Available on VOD

Bayou blue

Justin Chon, Alicia Vikander, Mark O’Brien; directed by Justin Chon

Read the review of NOW here

Apple tv, Cineplex, Google Play

Decisive moments

Burt Reynolds, Sienna Guillory, Eric Peterson; directed by Stephen Wallis

Apple tv, Cineplex, Google Play

Events that take place before, during, and after a high school basketball game

Andrew Phung, Catherine Gell, Paul Cowling; directed by Tim Stenson

Apple tv, google play

The night house

Rebecca Hall, Sarah Goldberg, Vondie Curtis Hall; directed by David Bruckner

Read the review of NOW here

Apple tv, Cineplex, google play

Old

Gael Garcia-Bernal, Vicky Krieps, Rufus Sewell; directed by M. Night Shyamalan

Read the NOW review

Apple tv, Cineplex, google play

Pharma Bro

Documentary directed by Brent Hodge

Apple tv, Google Play

The protected

Maggie Q, Samuel L. Jackson, Michael Keaton; directed by Martin Campbell

Apple tv, Cineplex, google play

Summer time

Austin Antoine, Bryce Banks, Mila Cuda; directed by Carlos López Estrada

Apple tv, Google Play

V / H / S / 94

Anthology film directed by Jennifer Reeder, Chloe Okuno, Simon Barrett, Timo Tjahjanto and Ryan Prows

Thrill Canada

The year of the eternal storm

Anthology film directed by Anthony Chen, David Lowery, Jafar Panahi, Laura Poitras, Dominga Sotomayor, Malik Vitthal and Apichatpong Weerasethakul

Apple tv, Google Play

Streaming guides

Everything coming to streaming platforms this month:

Netflix

Very wanting to

CBC Gem

Disney +

Film festival

Toronto Independent Horror Festival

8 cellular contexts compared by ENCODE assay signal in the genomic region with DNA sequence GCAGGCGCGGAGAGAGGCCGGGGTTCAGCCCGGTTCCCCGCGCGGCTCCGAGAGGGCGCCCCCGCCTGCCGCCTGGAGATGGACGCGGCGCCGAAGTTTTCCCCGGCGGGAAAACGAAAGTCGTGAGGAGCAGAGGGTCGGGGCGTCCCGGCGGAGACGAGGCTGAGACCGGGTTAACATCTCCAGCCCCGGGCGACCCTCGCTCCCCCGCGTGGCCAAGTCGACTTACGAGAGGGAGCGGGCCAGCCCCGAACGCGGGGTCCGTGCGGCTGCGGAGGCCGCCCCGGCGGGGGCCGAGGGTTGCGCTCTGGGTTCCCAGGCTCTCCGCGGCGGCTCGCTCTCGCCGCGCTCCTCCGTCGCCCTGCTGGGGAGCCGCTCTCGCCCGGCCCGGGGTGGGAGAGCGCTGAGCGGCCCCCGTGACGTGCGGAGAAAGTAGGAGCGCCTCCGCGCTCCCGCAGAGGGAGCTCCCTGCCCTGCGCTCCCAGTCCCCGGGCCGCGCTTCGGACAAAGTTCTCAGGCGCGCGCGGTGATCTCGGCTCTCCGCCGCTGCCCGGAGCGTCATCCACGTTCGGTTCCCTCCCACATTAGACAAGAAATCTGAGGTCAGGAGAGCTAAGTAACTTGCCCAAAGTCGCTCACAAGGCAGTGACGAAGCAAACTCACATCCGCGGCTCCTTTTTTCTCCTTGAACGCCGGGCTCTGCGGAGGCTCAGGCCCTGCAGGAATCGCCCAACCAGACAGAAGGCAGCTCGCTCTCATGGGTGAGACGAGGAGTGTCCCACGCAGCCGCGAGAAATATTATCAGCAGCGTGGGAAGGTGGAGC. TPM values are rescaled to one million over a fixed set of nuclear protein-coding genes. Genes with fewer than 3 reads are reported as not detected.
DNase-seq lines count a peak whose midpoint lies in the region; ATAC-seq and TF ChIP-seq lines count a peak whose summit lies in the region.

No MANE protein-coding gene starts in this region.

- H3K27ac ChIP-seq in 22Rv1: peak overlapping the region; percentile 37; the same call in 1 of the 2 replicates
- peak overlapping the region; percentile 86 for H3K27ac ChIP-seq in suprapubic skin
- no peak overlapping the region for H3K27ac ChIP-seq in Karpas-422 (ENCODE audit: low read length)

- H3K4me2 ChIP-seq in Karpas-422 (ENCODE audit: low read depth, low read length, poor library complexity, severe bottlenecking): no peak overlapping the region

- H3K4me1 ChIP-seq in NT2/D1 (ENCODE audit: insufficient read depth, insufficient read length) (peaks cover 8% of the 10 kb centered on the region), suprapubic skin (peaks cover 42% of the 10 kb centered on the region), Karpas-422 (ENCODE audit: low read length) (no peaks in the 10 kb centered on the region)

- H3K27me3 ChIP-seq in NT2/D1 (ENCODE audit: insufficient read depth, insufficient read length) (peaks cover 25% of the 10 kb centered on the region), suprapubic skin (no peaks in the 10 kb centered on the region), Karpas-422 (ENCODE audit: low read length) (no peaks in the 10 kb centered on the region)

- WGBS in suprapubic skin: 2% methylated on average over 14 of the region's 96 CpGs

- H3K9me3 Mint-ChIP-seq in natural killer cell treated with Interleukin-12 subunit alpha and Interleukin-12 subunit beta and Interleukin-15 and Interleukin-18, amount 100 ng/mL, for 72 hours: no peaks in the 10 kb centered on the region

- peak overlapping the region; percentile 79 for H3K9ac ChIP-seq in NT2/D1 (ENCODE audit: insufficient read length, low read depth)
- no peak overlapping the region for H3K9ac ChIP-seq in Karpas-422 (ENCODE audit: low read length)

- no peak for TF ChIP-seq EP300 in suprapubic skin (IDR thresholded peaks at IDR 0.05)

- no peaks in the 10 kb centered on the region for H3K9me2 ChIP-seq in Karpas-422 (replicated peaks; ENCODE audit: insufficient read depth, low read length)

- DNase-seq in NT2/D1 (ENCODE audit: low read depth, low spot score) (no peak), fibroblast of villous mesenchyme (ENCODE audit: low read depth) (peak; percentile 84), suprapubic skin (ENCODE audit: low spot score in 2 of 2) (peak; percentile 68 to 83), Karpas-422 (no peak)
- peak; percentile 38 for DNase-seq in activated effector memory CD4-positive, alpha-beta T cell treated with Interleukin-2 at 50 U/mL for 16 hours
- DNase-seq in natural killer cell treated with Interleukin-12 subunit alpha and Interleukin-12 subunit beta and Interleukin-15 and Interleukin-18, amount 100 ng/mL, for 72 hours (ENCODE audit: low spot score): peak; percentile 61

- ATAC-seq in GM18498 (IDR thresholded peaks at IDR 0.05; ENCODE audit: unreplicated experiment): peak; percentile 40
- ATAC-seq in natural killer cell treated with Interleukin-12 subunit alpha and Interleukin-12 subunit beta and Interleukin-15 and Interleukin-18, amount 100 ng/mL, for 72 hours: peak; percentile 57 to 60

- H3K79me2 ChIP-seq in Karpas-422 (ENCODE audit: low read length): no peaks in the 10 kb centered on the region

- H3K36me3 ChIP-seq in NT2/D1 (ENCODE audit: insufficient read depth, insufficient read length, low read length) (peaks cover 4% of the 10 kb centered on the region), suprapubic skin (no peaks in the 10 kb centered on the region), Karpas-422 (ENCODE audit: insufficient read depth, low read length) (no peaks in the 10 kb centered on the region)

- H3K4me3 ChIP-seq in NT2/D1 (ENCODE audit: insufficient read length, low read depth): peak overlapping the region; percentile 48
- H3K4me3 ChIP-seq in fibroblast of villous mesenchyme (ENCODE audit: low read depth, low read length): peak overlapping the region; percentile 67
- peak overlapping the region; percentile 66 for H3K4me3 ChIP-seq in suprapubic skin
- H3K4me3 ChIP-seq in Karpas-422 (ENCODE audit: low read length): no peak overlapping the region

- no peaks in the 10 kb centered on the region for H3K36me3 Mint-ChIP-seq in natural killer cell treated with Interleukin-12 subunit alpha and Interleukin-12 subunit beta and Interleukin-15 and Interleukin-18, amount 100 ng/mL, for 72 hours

October is packed with horror festivals, and this one – which takes place in the Eyesore Cinema (1176 Bloor West) – presents an international selection of feature films and shorts, including a program of Women In Horror shorts (Saturday , 6:30 p.m.) and the closing feature Were-Wool (Saturday, 9 p.m.), by Ontario filmmaker Lucas Birnie. And yes, that one is exactly what you think it is.

Until Saturday (October 9) at Eyesore Cinema (1176 Bloor West). Tickets available through Film Freeway. toindiehorrorfest.com

Disc of the week

It’s October, so of course we’re going to be highlighting this brilliant act of creature resurrection – though it’s nowhere near as complete as it should be. This set brings together four of Universal’s greatest monster movies – Tod Browning’s Dracula, Frankenstein and James Whale’s The Invisible Man and George Waggner’s The Wolf Man – and delivers them in ultra-high-definition masters that are almost pristine in all their glory. in black and white.

Ninety years after their arrival, Dracula and Frankenstein are still wonderful experiences; It’s still astonishing that Frankenstein – with his adventurous camera work and arching performances – arrived barely four years after the Age of Sound began. (Browning’s Dracula looks a lot older, although that probably has more to do with his scenic origins and more deliberate pacing; the Spanish-language version, shot on the same sets with a different cast and crew, has a more alive – and it’s also included here in 4K.) The Wolf Man and The Invisible Man are perhaps less iconic, but still very entertaining, thanks to Lon Chaney Jr’s misery as poor Laurence Talbot and the joy which Claude Rains’ transparent maniac frolics around the soundstages in Whale’s other historic monster movie, which is sort of even more fun when you can just glimpse the mechanics of the invisibility effects.

Universal’s box set includes 4K and Blu-ray discs for every feature, with all of the extras produced for previous editions carried across both formats – audio commentaries, documentaries, retrospectives, even Philip Glass’s alternate score for Browning’s Dracula. commissioned by Universal and recorded by the Kronos Quartet in 1998.

It’s a bit annoying that Universal’s love for four-packs means it will probably be another year before the equally essential quartet of The Mummy, The Bride Of Frankenstein, The Creature From The Black Lagoon and The Phantom Of The Opera doesn’t arrive in UHD, but if there’s one thing these monsters are good at, it’s waiting in the dark. They will eventually slip away.

@normwilner